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Philosophy

Doubting Self Evident Truths

Much of modern philosophy begins in doubt. Descartes rather famously claimed that he knew he existed because he could not doubt it. Ever since that time, skeptical arguments have always been prominent. If self evident truths are the most certain truths we can know, then any doubts will appear to a greater extent in anything deduced from them. There is no good reason to doubt self evident truths not even from the strongest skeptical arguments that Descartes considered.

Self evident truths can be doubted if they are not indubitable. This includes such things as moral values, the law of non-contradiction and the results of logically deductive arguments! But the mere possibility of doubt is not the same as the reasonable possibility of doubt. I am capable of jumping off the CN Tower. Doing so would be completely unreasonable. In a similar way, the ability to doubt something does not mean that doubting it is at all reasonable. Descartes method of doubt is simply to doubt everything that can be doubted. I am including his own method.

In order for doubt to be reasonable, it must be based on a reason. The standard skeptical worry upon seeing a computer is that there might not be an actual computer there. Every single sense might be simultaneously deceiving us. This is indeed a possibility. However, this possibility contains no reason to believe that it is actually true. Without such a reason, it is entirely unreasonable to believe in any skeptical position.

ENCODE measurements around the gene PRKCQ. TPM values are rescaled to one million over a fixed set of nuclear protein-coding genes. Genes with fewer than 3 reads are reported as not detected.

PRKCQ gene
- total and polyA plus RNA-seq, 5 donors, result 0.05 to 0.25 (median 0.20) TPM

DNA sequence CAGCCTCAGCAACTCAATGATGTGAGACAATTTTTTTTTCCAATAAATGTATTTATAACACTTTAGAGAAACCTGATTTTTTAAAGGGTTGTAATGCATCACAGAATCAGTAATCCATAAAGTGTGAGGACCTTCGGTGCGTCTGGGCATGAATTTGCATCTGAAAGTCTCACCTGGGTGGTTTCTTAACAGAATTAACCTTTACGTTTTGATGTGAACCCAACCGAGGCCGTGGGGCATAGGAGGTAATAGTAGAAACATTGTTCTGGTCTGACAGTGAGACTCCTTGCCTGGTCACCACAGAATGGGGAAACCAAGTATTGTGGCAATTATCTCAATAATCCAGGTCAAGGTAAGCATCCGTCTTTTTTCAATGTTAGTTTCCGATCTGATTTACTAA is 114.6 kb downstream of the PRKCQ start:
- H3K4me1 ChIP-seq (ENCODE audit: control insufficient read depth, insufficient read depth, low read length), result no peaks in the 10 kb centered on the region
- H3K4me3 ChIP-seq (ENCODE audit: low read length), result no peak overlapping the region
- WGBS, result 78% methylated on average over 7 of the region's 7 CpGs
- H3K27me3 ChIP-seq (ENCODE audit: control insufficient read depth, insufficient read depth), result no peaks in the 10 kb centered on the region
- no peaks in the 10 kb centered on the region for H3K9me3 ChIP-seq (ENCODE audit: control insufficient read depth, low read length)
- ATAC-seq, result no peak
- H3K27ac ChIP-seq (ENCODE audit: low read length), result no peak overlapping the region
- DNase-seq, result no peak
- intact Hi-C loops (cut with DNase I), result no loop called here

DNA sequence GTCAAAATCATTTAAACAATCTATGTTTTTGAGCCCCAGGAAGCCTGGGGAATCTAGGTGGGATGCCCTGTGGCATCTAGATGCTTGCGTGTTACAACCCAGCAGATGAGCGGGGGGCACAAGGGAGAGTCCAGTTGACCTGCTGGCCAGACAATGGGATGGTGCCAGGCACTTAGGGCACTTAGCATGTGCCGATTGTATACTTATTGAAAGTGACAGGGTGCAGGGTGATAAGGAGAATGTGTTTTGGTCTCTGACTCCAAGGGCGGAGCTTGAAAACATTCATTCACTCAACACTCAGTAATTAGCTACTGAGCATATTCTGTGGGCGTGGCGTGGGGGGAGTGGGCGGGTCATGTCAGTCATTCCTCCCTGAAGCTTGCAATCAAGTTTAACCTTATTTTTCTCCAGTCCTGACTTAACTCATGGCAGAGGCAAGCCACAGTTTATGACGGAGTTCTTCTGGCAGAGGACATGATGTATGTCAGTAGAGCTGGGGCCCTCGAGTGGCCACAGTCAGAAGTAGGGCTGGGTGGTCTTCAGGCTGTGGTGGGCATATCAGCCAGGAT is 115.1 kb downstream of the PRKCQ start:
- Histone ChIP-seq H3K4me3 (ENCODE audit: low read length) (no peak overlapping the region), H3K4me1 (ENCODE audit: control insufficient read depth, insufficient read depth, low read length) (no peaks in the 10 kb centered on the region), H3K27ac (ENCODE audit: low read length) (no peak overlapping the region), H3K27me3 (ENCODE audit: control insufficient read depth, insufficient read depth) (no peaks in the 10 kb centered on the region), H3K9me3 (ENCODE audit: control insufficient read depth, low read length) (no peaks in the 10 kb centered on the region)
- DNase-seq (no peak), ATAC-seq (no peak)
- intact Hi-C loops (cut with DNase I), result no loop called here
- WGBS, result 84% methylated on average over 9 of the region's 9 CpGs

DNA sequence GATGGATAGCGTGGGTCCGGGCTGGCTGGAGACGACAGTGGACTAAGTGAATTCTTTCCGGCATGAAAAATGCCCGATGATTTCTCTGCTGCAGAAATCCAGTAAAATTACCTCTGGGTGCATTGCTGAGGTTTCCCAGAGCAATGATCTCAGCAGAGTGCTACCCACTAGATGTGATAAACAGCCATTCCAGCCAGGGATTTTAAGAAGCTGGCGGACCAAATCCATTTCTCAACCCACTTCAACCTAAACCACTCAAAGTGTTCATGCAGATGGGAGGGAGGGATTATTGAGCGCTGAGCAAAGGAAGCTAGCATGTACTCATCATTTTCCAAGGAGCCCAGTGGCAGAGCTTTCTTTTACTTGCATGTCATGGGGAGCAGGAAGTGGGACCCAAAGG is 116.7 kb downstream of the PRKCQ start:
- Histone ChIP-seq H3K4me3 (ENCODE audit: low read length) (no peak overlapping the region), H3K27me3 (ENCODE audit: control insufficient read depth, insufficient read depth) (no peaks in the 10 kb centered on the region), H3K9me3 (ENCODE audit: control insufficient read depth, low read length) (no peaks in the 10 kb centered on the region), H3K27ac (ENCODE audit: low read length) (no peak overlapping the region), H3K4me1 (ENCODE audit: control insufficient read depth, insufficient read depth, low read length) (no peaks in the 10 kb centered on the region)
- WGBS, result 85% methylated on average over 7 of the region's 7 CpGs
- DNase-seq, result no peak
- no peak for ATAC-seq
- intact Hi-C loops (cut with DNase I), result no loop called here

The natural response is that skepticism is not a position, but the a loss of confidence in our ordinary self-evident beliefs. Since the skeptical possibility has not been discounted, our confidence in our non-skeptical understanding of the world should be decreased. But this is by no means correct. Without a good reason to doubt our beliefs, there is no reason to lose our confidence in those beliefs. Admittedly, we cannot prove that skepticism is wrong at least not with our present resources. But that is no reason to actually consider skeptical beliefs or lose any of our confidence in our ordinary non-skeptical beliefs. Any belief that would lose our confidence in our beliefs will do so because of a reason. But that reason will also be a reason for a skeptical belief. Since there is no such reason, we do not have to lose any of our confidence in our ordinary self evident beliefs.

There is one final objection to this line of reasoning. We could claim that there mere possibility of being wrong counts as a reason for skepticism. But the only reason that our beliefs can be doubted is that they are not indubitable. But we cannot claim that our reason for doubting our beliefs is simply that we are able to doubt them. We would need some further reason. Since we are not given one, there is no reason to doubt any of our self-evident beliefs. This line of argument is a failure.

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